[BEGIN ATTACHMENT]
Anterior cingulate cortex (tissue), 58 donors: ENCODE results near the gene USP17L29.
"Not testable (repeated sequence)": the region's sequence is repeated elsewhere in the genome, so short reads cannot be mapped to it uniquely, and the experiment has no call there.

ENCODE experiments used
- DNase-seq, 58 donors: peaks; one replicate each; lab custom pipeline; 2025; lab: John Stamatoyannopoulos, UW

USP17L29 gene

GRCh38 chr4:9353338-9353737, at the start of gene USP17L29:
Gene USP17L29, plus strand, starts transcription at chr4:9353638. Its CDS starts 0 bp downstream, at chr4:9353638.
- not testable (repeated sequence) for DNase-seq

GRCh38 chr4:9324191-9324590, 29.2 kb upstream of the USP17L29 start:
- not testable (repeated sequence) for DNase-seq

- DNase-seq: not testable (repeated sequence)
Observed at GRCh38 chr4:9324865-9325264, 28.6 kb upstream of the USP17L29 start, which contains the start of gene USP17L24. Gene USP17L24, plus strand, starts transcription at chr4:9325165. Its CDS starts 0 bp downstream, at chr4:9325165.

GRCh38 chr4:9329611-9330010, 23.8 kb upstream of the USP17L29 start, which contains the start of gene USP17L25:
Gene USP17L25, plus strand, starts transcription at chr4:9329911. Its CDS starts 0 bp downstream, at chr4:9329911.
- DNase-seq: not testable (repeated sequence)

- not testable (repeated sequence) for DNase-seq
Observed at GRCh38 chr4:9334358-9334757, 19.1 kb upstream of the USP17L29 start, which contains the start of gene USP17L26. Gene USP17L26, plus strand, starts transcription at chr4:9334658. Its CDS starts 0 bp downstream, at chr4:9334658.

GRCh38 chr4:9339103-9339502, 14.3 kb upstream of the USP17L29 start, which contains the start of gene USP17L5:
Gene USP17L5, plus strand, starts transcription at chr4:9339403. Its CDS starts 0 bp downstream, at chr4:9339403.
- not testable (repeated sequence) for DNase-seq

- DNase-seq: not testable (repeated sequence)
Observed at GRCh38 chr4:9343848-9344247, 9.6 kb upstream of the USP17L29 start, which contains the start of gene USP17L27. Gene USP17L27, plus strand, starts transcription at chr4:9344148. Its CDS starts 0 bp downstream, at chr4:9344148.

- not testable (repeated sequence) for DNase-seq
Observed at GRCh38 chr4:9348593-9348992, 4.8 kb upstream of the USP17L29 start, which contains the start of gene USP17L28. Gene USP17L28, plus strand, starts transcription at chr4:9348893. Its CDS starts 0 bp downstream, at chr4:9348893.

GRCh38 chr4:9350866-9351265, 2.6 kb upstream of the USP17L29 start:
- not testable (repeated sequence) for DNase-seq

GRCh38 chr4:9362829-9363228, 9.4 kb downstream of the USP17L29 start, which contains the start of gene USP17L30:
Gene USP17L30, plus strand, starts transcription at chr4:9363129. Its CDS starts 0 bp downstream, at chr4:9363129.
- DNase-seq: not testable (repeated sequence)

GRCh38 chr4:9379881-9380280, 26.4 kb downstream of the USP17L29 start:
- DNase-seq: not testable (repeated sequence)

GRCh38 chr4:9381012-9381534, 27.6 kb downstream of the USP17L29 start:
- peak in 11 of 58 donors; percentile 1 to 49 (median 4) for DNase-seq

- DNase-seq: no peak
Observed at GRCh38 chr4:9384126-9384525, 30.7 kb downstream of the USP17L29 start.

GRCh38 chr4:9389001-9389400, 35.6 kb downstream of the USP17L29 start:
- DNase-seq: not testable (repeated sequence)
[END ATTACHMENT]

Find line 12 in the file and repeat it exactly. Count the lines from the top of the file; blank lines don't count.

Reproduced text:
Observed at GRCh38 chr4:9324865-9325264, 28.6 kb upstream of the USP17L29 start, which contains the start of gene USP17L24. Gene USP17L24, plus strand, starts transcription at chr4:9325165. Its CDS starts 0 bp downstream, at chr4:9325165.